In the northern section of Yellowstone Park, if you know where to look, you can still find remnants of the Bannock Trail, a trail across the park used by hunting parties of several tribes. Among these were the Shoshone-Bannock, Nez Percé, Kalispel, Kutenai and Flathead. The trail has probably been used for centuries, but was used more heavily after the bison herds that lived west of the mountains were depleted.
The trail came in from the west over Targee Pass and down into the Madison Valley. It descended Indian Creek to the Gardiner River where it turned north toward Mammouth. The trail turned east, remaining south of the Yellowstone River until the area of Tower Falls. Near the Falls, the Yellowstone River was forded and the Lamar River was followed to Soda Butte Creek. There the trail split, with one branch following Soda Butte Creek and the other leaving the river route to strike out for a more direct route over the divide and into the Clark's Fork drainage. Both major branches, as well as several minor ones, led to a good hunting area in what is now Montana.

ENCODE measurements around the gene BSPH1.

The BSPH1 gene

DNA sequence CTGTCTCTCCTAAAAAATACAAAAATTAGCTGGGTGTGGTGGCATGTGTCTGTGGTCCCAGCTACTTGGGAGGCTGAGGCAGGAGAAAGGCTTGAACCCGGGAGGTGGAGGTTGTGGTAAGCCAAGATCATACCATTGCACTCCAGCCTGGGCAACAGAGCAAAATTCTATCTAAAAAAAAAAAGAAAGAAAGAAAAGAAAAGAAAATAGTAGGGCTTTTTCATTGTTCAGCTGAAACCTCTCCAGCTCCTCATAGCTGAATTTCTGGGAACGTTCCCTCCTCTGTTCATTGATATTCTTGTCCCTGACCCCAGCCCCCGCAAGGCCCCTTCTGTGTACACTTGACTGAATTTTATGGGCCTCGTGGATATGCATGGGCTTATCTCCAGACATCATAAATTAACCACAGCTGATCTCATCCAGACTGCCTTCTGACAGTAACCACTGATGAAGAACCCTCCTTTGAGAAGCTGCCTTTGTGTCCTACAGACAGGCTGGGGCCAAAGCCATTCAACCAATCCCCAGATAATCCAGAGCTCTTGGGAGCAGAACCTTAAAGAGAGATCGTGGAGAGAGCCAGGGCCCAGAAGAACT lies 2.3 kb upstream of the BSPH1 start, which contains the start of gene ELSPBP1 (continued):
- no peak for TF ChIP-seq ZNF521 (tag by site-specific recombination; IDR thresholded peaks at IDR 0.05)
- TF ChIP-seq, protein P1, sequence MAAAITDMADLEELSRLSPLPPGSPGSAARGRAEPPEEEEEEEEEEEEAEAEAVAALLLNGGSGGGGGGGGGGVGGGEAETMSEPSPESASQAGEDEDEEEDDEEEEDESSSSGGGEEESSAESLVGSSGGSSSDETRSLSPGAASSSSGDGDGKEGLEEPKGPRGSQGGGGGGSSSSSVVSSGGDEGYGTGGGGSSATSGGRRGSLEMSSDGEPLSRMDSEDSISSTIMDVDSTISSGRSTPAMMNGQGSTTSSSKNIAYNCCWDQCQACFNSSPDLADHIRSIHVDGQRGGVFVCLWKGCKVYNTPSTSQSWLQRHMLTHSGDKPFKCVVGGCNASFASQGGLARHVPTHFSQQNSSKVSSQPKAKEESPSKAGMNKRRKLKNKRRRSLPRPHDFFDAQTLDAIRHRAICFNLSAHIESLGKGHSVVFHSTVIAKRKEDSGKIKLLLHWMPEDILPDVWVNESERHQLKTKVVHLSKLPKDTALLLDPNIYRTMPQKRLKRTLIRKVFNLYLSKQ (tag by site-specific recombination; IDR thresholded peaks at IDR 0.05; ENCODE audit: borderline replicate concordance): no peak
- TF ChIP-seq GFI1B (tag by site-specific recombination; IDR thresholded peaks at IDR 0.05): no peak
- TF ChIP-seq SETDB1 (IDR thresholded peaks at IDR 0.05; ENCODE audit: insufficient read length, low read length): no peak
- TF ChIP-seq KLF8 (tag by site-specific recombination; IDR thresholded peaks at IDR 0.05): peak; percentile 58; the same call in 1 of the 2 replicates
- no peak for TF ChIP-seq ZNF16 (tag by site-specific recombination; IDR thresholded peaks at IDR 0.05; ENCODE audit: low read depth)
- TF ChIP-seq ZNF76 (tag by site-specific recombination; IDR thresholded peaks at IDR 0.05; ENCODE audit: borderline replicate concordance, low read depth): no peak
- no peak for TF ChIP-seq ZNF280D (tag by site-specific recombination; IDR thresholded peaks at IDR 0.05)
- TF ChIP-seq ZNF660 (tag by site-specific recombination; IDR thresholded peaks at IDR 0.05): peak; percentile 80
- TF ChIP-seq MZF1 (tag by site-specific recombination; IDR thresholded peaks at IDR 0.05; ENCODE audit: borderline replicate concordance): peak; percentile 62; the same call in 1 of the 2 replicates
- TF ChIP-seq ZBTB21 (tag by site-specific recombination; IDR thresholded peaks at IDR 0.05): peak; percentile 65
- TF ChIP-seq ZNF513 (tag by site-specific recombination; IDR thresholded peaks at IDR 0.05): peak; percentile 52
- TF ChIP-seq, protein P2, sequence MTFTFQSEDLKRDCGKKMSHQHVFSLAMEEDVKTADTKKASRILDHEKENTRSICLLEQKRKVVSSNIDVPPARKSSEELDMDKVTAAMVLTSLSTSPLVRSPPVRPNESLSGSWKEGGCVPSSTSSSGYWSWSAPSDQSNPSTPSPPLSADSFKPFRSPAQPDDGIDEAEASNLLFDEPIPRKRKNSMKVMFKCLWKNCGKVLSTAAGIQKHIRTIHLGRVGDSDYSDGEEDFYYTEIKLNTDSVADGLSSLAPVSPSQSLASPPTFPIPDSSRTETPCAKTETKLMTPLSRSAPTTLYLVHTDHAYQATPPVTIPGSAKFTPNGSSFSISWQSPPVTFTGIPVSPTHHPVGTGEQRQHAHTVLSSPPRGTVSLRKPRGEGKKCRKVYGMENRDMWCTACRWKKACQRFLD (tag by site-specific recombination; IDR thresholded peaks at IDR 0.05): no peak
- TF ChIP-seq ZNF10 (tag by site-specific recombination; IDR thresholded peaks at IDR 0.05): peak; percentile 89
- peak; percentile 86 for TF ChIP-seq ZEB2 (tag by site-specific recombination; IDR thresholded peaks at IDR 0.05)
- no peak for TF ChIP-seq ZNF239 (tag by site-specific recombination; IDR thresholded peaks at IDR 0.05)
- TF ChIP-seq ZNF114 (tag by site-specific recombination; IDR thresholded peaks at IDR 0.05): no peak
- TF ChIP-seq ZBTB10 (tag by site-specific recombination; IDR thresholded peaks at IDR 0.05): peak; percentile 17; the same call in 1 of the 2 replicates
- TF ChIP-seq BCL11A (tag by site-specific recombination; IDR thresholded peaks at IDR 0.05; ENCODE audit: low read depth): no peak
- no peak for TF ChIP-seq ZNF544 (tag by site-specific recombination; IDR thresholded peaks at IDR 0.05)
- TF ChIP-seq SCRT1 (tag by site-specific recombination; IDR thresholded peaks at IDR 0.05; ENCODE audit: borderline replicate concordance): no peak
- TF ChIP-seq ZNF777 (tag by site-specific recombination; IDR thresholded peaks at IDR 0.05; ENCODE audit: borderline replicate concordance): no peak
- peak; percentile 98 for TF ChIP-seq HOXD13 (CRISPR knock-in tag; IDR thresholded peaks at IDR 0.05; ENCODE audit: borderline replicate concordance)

The modern highways through the park closely follow the Bannock Trail.
Find books on the Nez Perce Tribe.
© 1995 - Karen M. Strom